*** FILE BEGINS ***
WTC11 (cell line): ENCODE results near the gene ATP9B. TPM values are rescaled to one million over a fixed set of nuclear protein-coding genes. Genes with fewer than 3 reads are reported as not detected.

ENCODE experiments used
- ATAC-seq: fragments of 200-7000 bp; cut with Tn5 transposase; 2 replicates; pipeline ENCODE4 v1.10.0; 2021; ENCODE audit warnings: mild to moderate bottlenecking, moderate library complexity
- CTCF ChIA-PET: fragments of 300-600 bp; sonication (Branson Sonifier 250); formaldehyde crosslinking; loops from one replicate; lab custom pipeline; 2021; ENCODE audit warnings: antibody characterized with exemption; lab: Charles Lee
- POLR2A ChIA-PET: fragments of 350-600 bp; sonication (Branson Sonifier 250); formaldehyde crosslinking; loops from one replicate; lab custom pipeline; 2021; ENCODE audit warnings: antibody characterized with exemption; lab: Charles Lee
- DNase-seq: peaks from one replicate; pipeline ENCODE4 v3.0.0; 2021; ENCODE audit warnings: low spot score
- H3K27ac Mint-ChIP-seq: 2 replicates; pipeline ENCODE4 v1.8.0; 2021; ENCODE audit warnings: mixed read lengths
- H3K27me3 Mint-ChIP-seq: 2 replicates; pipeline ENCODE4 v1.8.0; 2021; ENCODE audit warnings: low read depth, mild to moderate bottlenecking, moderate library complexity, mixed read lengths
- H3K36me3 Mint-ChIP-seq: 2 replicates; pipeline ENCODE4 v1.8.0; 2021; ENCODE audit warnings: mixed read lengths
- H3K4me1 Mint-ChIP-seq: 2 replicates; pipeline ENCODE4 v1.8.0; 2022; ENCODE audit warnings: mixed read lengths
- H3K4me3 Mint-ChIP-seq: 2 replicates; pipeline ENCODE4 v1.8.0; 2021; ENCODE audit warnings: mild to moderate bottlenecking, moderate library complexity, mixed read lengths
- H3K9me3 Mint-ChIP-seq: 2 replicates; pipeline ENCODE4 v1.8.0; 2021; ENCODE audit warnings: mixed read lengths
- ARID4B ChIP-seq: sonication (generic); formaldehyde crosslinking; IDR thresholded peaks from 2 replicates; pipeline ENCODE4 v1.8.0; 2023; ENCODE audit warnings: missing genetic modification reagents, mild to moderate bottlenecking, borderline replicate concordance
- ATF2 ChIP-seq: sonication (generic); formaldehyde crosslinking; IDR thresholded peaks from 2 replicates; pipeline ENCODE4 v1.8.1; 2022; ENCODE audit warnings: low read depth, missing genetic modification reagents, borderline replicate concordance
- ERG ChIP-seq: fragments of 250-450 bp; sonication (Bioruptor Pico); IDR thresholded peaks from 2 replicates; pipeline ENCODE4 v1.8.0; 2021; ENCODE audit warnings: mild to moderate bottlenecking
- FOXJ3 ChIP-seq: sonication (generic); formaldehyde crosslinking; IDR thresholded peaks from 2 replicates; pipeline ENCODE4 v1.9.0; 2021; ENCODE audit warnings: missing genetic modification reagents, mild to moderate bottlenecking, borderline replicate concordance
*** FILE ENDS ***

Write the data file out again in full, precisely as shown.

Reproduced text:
WTC11 (cell line): ENCODE results near the gene ATP9B. TPM values are rescaled to one million over a fixed set of nuclear protein-coding genes. Genes with fewer than 3 reads are reported as not detected.

ENCODE experiments used
- ATAC-seq: fragments of 200-7000 bp; cut with Tn5 transposase; 2 replicates; pipeline ENCODE4 v1.10.0; 2021; ENCODE audit warnings: mild to moderate bottlenecking, moderate library complexity
- CTCF ChIA-PET: fragments of 300-600 bp; sonication (Branson Sonifier 250); formaldehyde crosslinking; loops from one replicate; lab custom pipeline; 2021; ENCODE audit warnings: antibody characterized with exemption; lab: Charles Lee
- POLR2A ChIA-PET: fragments of 350-600 bp; sonication (Branson Sonifier 250); formaldehyde crosslinking; loops from one replicate; lab custom pipeline; 2021; ENCODE audit warnings: antibody characterized with exemption; lab: Charles Lee
- DNase-seq: peaks from one replicate; pipeline ENCODE4 v3.0.0; 2021; ENCODE audit warnings: low spot score
- H3K27ac Mint-ChIP-seq: 2 replicates; pipeline ENCODE4 v1.8.0; 2021; ENCODE audit warnings: mixed read lengths
- H3K27me3 Mint-ChIP-seq: 2 replicates; pipeline ENCODE4 v1.8.0; 2021; ENCODE audit warnings: low read depth, mild to moderate bottlenecking, moderate library complexity, mixed read lengths
- H3K36me3 Mint-ChIP-seq: 2 replicates; pipeline ENCODE4 v1.8.0; 2021; ENCODE audit warnings: mixed read lengths
- H3K4me1 Mint-ChIP-seq: 2 replicates; pipeline ENCODE4 v1.8.0; 2022; ENCODE audit warnings: mixed read lengths
- H3K4me3 Mint-ChIP-seq: 2 replicates; pipeline ENCODE4 v1.8.0; 2021; ENCODE audit warnings: mild to moderate bottlenecking, moderate library complexity, mixed read lengths
- H3K9me3 Mint-ChIP-seq: 2 replicates; pipeline ENCODE4 v1.8.0; 2021; ENCODE audit warnings: mixed read lengths
- ARID4B ChIP-seq: sonication (generic); formaldehyde crosslinking; IDR thresholded peaks from 2 replicates; pipeline ENCODE4 v1.8.0; 2023; ENCODE audit warnings: missing genetic modification reagents, mild to moderate bottlenecking, borderline replicate concordance
- ATF2 ChIP-seq: sonication (generic); formaldehyde crosslinking; IDR thresholded peaks from 2 replicates; pipeline ENCODE4 v1.8.1; 2022; ENCODE audit warnings: low read depth, missing genetic modification reagents, borderline replicate concordance
- ERG ChIP-seq: fragments of 250-450 bp; sonication (Bioruptor Pico); IDR thresholded peaks from 2 replicates; pipeline ENCODE4 v1.8.0; 2021; ENCODE audit warnings: mild to moderate bottlenecking
- FOXJ3 ChIP-seq: sonication (generic); formaldehyde crosslinking; IDR thresholded peaks from 2 replicates; pipeline ENCODE4 v1.9.0; 2021; ENCODE audit warnings: missing genetic modification reagents, mild to moderate bottlenecking, borderline replicate concordance